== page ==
SDMDAM

Well-known Member
I totally do not get the Citizen Kane thing at all. I have watched it several times and would rate it "good" and no more. I really don't understand how it is consistently at the top of these lists.
 

Garrett

Moderator
I totally do not get the Citizen Kane thing at all. I have watched it several times and would rate it "good" and no more. I really don't understand how it is consistently at the top of these lists.
Same I watched it a few times and know what its getting at and like the camera work but don't think it should be top.
Probably if 62 all gave it 7/10 and all the other films where all over the show it could end up with higher masks than what we think are more deserving films.
 

Goooner

Distinguished Member
Totally agree about CK.

I've watched it a few times to make sure I wasn't missing anything, if I am, I can't see it.

I get it had loads of innovative stuff when it came out, but that was 70 odd years ago, why does it still always get to be top, or near top of these lists?
 

Courtjezter

Distinguished Member
I'm surprised (but not upset) that Shawshank isn't in there. That's usually an obligatory choice for these kind of lists.
I am equally surprised that Eyes Wide Shut is on there, i think what happened was that people saw the name Kubrick and thought, we must bung it on there.
 

lucasisking

Distinguished Member
Totally agree about CK.

I've watched it a few times to make sure I wasn't missing anything, if I am, I can't see it.

I get it had loads of innovative stuff when it came out, but that was 70 odd years ago, why does it still always get to be top, or near top of these lists?

Its just one of those things that seems to be accepted as gospel. It's even become part of our everyday lexicon whenever we want to highly praise any form of creative art:

"its the Citizen Kane of [insert film/tv show/play/game]s".

I haven't seen it though, so I wont make that assumption until I have.

I am equally surprised that Eyes Wide Shut is on there, i think what happened was that people saw the name Kubrick and thought, we must bung it on there.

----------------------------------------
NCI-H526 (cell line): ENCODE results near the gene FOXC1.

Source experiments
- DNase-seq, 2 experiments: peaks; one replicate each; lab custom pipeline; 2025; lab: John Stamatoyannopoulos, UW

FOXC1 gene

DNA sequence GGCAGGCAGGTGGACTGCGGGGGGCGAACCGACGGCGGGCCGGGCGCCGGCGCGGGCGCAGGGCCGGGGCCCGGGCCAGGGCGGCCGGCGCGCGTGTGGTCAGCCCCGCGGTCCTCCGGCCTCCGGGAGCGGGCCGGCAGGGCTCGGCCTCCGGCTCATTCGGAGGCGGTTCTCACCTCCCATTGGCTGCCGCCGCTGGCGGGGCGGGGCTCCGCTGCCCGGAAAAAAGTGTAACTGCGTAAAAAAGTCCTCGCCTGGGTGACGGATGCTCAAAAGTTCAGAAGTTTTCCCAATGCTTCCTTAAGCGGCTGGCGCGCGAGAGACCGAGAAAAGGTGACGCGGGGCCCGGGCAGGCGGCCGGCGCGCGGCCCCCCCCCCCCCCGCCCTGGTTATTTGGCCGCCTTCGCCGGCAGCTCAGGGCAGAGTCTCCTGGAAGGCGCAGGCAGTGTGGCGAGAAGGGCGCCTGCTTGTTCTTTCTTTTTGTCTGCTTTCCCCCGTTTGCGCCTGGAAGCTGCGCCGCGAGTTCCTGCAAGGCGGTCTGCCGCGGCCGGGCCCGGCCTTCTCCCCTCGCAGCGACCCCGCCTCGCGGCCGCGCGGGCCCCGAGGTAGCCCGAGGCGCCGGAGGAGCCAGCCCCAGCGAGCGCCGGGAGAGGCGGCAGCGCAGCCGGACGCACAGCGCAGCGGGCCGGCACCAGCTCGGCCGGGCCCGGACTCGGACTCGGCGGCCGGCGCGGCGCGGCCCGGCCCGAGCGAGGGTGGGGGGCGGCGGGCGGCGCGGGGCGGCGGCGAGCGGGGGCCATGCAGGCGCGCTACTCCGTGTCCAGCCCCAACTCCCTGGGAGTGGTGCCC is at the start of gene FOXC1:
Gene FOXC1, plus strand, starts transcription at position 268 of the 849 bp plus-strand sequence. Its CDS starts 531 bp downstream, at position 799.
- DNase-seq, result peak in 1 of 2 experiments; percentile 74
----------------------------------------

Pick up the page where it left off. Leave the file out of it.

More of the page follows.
Ah see I really like Eyes Wide Shut, so I'd probably find room for it in my 100 somewhere. I agree though its not really a popular choice.
 

Sonic67

Banned
Totally agree about CK.

I've watched it a few times to make sure I wasn't missing anything, if I am, I can't see it.

I get it had loads of innovative stuff when it came out, but that was 70 odd years ago, why does it still always get to be top, or near top of these lists?
Probably for that reason.

It's "Great" because it influenced so much that came after it and broke the mould in so many ways.

http://tvtropes.org/pmwiki/pmwiki.php/Film/CitizenKane

Because you have seen all the tropes in the film redone elsewhere then when you watch the original it doesn't seem so influential or as good.

It's like watching Seinfeld now if you have never seen it before. It's been copied so often with some of the things that were done for the first time in it, that later shows which then do it better, means that Seinfeld now looks poor in comparison with them.

I am reminded of someone posting that Hamlet was just a collection of quotes. Well it is now.
 

Goooner

Distinguished Member
And one place above The Shining?o_O

Well the Shining is rubbish, so not sure why that's in there at all :)

I actually proffered the mini-series and that was pretty bad, but a lot truer to the book.
 

Goooner

Distinguished Member
Probably for that reason.

It's "Great" because it influenced so much that came after it and broke the mould in so many ways.

Citizen Kane (Film) - TV Tropes

Because you have seen all the tropes in the film redone elsewhere then when you watch the original it doesn't seem so influential or as good.

It's like watching Seinfeld now if you have never seen it before. It's been copied so often with some of the things that were done for the first time in it, that later shows which then do it better, means that Seinfeld now looks poor in comparison with them.

I am reminded of someone posting that Hamlet was just a collection of quotes. Well it is now.

But couldn't you say the same about something like the Model T Ford? That must have done stuff first that was copied countless times later, but I'm sure nobody would be saying now that it's one of the greatest card ever made.

I have no problem with CK being praised for doing all the revolutionary stuff first, but I don't get how it almost automatically has to be the best just because it was first.
 

Mr Lime

Distinguished Member
A great list and not much to quibble with except maybe the order.

One quibble maybe - if I had to put one Disney animated film on the list it certainly wouldn't be The Lion King. Pinocchio would be my pick. Also it's nice to see Marnie getting a critical re-evaluation and some recognition at long last.

As to the No 1 choice, well I'll be the lone voice (so far) on this thread to champion it.